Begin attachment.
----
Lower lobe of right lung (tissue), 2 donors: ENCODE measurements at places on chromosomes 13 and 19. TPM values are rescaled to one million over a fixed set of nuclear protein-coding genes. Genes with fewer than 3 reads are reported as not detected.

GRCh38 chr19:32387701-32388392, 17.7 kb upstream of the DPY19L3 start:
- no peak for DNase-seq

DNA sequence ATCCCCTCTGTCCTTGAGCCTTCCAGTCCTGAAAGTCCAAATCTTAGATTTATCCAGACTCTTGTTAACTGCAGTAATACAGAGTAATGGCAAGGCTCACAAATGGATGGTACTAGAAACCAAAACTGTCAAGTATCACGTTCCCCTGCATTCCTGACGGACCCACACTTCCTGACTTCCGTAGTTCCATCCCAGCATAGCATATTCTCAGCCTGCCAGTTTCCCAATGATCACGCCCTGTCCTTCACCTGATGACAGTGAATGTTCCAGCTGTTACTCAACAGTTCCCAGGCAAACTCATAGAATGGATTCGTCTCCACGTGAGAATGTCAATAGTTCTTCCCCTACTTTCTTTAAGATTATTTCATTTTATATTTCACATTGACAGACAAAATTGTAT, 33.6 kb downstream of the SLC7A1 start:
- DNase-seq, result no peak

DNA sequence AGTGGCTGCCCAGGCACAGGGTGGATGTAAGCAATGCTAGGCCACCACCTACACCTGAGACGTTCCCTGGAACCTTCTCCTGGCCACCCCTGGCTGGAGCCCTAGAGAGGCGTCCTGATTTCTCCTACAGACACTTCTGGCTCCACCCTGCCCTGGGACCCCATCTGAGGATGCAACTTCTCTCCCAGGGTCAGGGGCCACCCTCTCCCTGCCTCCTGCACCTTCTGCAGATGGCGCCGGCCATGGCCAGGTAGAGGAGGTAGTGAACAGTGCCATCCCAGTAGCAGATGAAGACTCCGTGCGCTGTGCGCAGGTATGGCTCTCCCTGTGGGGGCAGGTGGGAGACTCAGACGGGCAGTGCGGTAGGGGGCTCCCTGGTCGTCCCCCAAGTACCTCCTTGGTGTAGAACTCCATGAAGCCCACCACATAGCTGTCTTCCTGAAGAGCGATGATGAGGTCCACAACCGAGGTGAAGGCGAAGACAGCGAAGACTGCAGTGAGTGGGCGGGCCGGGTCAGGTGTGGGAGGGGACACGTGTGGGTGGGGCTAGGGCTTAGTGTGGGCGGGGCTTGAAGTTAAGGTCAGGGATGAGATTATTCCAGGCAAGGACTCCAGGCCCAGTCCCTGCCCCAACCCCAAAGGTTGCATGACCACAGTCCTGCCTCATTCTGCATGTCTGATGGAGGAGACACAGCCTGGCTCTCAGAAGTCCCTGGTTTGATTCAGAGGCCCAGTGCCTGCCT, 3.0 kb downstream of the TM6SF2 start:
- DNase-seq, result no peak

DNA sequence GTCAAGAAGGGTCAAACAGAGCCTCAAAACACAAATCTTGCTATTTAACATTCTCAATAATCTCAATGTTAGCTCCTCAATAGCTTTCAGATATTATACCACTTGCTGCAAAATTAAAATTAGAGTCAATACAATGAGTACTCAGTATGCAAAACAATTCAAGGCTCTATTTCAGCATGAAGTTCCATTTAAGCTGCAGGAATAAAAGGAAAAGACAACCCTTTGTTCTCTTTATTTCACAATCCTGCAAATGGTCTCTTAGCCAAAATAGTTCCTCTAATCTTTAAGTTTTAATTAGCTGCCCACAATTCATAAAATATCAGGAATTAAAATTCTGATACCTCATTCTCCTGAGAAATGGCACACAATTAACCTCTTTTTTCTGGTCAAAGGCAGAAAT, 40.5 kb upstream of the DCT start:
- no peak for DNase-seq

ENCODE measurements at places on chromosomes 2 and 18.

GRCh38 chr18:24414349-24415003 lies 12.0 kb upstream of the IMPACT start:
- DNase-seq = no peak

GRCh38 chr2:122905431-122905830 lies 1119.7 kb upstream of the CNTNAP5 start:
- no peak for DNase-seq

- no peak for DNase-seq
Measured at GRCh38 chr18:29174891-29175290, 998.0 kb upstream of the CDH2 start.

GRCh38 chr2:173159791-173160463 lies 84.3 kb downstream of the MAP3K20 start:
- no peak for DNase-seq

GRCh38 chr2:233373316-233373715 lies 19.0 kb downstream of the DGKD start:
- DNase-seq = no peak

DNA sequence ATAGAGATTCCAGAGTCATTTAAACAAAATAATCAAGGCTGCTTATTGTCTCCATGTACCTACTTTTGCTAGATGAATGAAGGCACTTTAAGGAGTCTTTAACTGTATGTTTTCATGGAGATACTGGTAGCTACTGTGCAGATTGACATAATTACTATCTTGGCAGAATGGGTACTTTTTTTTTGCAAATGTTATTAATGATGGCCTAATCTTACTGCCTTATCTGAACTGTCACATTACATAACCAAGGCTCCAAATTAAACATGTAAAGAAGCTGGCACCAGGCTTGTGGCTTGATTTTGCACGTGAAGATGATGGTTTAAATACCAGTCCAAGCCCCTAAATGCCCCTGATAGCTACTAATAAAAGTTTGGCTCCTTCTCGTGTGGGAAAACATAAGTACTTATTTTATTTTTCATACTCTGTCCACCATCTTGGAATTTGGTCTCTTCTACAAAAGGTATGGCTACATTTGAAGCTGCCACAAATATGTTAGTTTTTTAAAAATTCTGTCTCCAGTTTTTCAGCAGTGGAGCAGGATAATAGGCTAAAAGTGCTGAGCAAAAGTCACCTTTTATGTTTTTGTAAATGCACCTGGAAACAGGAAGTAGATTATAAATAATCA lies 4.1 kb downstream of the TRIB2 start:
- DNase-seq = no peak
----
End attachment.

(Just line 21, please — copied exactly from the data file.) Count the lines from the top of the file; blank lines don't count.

DNA sequence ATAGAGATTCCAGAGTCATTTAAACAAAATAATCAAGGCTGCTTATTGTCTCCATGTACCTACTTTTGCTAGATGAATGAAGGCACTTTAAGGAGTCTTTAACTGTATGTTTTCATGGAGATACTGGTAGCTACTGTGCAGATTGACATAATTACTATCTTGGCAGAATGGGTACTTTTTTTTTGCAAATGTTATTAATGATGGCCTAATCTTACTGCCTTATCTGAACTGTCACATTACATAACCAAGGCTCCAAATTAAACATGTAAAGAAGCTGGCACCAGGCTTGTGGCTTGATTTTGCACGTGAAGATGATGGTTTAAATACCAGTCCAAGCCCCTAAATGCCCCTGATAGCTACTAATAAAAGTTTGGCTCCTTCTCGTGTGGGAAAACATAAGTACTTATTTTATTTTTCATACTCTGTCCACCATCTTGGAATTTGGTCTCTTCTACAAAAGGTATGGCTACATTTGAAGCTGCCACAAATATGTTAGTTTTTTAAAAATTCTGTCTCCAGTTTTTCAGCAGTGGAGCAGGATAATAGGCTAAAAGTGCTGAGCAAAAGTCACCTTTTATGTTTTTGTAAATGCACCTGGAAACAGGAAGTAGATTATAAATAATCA lies 4.1 kb downstream of the TRIB2 start: